10 ADDITIONAL STEPS TO REMOVE TOXINS FROM YOUR HOME.
Family Safety & Hidden Home Poisons
1. Protect Yourself with Smoke and Carbon Monoxide Detectors
The first thing you should do is check to make sure your smoke and Carbon Monoxide (CO) alarms are working properly. There should be at least one smoke alarm on each floor of your home, including the attic and basement. Keep them at least 10 feet away from kitchen appliances to avoid false alarms. They should either be on the ceiling or 12 inches below the ceiling on the wall.
Carbon monoxide alarms follow the same rules, but they should also be inside and just outside of every bedroom. They should be kept away from fuel-burning appliances, direct sunlight, areas with too much air circulation, and humid areas.
And if you’re a smoker, start the process of quitting, especially inside your home. Cigarette smoke is toxic and can set off both your smoke alarms and CO alarms.
2. Stop Using Pesticides
Pesticides can cause asthma, learning disabilities, and brain development problems in children. The benefits of keeping bugs out of your house and yard aren’t worth the potential damage that can be done to your children.
Instead, keep your home clean, and pests shouldn’t be an issue. Also, make sure all food is stored securely. And don’t worry too much about weeds. If they’re a problem, pull them instead of spraying them. It’s better for the environment and better for your health.
Plastic water bottles can leak chemicals into the water you’re drinking, and plastic food containers can contaminate your food. At the very least, don’t heat up your food in plastic containers. That can melt the plastic and cause it to leak into your food.
When in doubt, use glass or ceramic containers instead. If you buy food that comes in plastic containers, remove it from the container before heating it up.
4. Get a Water Filter
Tap water can potentially be hazardous to your health as well. There are many water contaminants that aren’t regulated at all, and the ones that are regulated become higher than is safe occasionally.
You can either get a water pitcher filter or one that attaches to your sink. Many refrigerators come with filtered water dispensers as well. Just make sure that you change the filter regularly.
5. Switch to Non-Toxic Cleaners
Ammonia and chlorine are bad for you, yet we use them over and over again to clean our kitchens and bathrooms. And they don’t just do damage in your home. When they go down the drain, they end up contaminating lakes, rivers, and groundwater.
When you’re buying cleaning products, stay away from these two chemicals. Look for cleaners that say they are biodegradable, petroleum-free, or phosphate-free. You can even use common household items instead. Vinegar, baking soda, and hydrogen peroxide can all be used as cleaners.
Do some research about the specific material you are trying to clean. There is probably a natural solution that will get the job done instead of using dangerous chemicals.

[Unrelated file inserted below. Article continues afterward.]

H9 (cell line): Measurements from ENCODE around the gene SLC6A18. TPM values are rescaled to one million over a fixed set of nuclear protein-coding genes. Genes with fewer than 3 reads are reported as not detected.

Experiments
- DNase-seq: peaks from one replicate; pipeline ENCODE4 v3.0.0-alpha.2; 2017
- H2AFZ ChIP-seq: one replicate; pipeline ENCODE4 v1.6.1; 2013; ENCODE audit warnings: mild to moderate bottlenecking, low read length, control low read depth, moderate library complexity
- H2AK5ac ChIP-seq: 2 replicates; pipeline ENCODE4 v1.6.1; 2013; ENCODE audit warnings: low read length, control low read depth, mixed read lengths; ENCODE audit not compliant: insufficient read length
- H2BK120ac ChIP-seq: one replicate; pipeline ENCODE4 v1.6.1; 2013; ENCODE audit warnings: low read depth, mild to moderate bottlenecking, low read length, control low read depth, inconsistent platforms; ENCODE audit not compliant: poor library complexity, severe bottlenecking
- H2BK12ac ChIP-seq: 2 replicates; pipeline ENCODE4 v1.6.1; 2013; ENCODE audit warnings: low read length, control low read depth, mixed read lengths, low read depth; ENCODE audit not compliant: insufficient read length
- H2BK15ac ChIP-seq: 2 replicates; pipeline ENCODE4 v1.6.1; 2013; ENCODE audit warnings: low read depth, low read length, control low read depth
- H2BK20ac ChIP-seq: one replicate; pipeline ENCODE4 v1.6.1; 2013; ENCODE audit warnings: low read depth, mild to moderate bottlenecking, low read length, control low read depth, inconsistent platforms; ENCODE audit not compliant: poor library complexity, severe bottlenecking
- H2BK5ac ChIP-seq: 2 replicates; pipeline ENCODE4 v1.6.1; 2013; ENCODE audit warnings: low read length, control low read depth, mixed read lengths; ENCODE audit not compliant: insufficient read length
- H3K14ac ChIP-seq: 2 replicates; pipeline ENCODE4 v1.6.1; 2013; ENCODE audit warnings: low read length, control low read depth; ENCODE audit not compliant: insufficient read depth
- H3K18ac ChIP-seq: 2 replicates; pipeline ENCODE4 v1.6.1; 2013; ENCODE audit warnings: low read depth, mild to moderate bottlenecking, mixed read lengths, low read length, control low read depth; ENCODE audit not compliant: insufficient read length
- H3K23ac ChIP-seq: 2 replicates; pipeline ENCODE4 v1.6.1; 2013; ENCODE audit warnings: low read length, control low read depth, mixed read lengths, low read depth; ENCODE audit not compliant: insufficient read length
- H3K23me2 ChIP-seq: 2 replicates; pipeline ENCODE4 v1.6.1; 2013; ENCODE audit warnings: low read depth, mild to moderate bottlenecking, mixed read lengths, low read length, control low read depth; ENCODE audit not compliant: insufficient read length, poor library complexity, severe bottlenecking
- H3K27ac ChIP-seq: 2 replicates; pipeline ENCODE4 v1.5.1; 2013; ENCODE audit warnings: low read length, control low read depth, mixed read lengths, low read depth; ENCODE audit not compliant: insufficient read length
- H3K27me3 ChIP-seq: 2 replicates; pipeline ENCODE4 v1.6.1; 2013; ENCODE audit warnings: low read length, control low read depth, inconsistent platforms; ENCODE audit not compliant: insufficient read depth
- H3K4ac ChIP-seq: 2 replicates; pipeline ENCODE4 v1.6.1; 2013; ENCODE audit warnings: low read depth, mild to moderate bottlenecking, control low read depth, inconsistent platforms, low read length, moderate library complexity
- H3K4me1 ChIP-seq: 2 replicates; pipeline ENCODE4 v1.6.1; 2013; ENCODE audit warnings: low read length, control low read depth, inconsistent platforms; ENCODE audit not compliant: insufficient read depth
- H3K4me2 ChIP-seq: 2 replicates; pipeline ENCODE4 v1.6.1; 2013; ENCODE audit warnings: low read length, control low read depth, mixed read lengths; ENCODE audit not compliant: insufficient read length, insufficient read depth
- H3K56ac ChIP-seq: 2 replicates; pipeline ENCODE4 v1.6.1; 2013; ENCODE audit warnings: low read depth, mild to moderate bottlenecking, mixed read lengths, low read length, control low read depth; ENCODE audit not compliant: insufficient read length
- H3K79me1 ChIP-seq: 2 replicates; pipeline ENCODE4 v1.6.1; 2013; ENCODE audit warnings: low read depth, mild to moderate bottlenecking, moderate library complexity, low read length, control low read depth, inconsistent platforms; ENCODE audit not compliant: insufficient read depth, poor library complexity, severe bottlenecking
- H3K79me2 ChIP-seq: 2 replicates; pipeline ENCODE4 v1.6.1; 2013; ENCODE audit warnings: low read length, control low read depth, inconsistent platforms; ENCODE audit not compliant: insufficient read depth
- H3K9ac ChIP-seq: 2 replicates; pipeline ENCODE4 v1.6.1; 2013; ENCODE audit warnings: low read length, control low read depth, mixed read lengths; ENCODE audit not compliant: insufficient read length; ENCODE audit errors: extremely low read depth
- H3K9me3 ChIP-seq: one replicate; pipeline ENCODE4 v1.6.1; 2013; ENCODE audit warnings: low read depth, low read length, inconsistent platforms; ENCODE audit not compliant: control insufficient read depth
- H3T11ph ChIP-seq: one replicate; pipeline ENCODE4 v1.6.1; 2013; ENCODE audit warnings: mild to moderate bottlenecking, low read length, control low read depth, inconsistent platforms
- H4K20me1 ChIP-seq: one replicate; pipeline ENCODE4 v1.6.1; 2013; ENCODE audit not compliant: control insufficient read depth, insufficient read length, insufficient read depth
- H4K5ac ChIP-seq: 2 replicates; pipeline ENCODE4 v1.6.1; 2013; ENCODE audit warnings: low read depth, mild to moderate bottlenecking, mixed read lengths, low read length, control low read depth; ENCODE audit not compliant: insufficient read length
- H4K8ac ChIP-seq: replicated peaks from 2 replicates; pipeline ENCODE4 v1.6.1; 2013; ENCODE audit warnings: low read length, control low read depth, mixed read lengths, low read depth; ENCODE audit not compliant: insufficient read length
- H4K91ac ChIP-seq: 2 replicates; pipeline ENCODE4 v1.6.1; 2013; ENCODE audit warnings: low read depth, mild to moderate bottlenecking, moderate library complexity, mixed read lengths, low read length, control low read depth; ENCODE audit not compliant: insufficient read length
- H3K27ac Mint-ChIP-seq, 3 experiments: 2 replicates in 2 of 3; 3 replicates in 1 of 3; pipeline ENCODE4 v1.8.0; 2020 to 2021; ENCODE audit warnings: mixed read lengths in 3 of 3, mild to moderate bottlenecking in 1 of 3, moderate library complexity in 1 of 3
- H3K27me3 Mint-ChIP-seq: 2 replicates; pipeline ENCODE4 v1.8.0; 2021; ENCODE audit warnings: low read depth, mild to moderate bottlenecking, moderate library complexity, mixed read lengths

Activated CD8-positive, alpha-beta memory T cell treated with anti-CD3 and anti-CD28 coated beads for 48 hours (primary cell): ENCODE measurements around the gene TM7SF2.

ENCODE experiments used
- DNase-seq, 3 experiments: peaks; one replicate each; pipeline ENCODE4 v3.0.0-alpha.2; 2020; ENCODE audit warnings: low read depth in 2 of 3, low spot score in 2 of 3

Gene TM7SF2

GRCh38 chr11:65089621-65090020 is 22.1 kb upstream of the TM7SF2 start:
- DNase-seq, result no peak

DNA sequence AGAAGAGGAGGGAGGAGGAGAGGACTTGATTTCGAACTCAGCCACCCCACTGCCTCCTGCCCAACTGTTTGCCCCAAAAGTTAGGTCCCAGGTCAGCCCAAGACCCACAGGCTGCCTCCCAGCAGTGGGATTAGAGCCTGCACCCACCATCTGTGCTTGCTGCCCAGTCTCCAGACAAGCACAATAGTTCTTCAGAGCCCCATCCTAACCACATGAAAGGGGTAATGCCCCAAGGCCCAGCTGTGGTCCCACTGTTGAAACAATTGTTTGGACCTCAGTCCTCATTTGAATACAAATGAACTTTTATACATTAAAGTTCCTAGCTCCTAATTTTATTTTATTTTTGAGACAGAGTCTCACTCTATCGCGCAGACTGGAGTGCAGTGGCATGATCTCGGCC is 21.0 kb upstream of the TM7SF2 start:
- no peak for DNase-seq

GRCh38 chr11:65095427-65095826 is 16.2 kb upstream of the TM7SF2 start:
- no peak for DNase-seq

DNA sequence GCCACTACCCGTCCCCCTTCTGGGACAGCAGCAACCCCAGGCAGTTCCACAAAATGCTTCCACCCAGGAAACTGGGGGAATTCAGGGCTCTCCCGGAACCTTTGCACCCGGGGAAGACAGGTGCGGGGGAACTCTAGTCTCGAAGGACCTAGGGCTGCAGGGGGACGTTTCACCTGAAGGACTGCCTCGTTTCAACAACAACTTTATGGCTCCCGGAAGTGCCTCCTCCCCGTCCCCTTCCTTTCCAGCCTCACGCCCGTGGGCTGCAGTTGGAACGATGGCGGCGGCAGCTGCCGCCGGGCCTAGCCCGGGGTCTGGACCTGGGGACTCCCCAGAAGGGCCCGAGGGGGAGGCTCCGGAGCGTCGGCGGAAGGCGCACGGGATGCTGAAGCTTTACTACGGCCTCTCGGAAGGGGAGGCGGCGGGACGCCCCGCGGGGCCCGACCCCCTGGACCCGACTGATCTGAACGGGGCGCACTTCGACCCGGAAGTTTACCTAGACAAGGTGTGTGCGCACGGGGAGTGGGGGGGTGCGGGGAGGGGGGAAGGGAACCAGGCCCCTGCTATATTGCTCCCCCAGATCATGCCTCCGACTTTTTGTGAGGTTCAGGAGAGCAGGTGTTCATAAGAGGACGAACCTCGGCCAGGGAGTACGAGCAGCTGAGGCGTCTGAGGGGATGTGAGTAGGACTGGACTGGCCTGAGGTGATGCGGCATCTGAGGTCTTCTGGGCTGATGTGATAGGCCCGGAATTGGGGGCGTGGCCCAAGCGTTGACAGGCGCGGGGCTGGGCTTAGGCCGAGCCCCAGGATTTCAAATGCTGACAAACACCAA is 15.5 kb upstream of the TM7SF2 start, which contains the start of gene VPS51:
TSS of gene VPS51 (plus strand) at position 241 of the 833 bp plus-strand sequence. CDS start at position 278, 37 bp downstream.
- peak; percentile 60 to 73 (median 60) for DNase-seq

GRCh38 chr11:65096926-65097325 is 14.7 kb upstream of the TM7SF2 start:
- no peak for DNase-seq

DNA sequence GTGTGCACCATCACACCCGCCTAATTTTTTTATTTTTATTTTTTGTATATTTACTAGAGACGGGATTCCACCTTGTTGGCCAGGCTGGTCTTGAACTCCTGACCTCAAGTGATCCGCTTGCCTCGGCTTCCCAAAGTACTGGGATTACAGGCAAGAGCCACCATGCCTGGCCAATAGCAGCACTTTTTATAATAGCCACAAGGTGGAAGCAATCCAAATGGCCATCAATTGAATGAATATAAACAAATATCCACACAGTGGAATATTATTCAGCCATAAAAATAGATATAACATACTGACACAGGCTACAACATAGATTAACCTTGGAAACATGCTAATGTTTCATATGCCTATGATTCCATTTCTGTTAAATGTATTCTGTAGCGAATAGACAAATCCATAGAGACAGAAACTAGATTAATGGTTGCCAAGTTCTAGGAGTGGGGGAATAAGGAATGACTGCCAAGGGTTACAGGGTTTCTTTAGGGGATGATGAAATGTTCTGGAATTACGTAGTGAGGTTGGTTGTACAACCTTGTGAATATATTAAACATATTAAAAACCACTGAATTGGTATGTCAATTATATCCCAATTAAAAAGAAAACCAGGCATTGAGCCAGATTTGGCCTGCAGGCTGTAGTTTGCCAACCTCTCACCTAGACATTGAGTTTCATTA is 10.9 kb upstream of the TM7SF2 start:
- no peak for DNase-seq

6. Ditch Nonstick Pans
Nonstick kitchen equipment often contains perfluorooctanoic acid, which can potentially cause cancer. Instead of risking chips of nonstick lining finding their way into your food, use stainless steel or cast iron equipment with nonstick sprays like olive oil. In some cases, Ceramic or glass baking dishes might be appropriate.
Chipping isn’t the only danger. Nonstick items can also release dangerous fumes that are deadly to birds. If they’re deadly to birds, they’re definitely not good for you either. You can develop flu-like symptoms if you expose yourself too much.
7. Swap Air Fresheners for Pure Soy Candles
Air fresheners might get rid of odors, but they’re damaging to your health. Even Febreze contains carcinogens. Instead, light a match or burn a candle for a while. However, not all candles are good for your health either.
Make sure all of your candles are made of soy and scented with organic essential oils. Most candles are made with perfume scented paraffin, which is a petroleum by-product that is bleached.
Obviously, you don’t want to breathe in bleach. Some candle wicks even contain lead. Worst of all, the perfumes used in candles can contain toxic chemicals. On the other hand, essential oils are non-toxic and smell just as good.
8. Switch to Natural Perfumes and Deodorants
The perfume you put on your body is just as bad as the perfume used in your candles. Instead of using a perfume that contains hundreds of chemicals, choose a non toxic deodorant and products that use natural oils.
Or ditch perfume entirely and stick with a trusty stick of deodorant. Just make sure it doesn’t contain aluminum, parabens, or and PEG ingredients.
9. Don’t Use the Self-Cleaning Oven Feature
This useful feature can actually release dangerous fumes like carbon monoxide into your home. Superheating all the gunk in your oven causes it to become a mixture of gasses and tiny solids that float around your home for hours, and this mixture is not good for you.
Instead, let some baking soda and vinegar sit in the bottom of your oven for a few hours. Then simply wipe the mess up with a towel and throw it in the wash. You’ll have a clean oven with no fumes and minimal work involved.
10. Open the Windows
The air outside is cleaner than the air in your house. When we leave our windows shut for long periods of time, toxins build up in the home and have nowhere to go. Opening the windows every so often makes sure clean air replaces that stale air.
However, not all climates are ideal for open windows. If you need to have the windows closed for extended periods of time, consider investing in an air purifier. Some of the best purifiers can remove 99.97% of airborne pollutants.
What steps are you taking to clean the air in your home? Let us know in the comments below! Family Safety. Hidden Home Poisons
Toxins Hiding In Your Home by Ambient Bamboo Flooring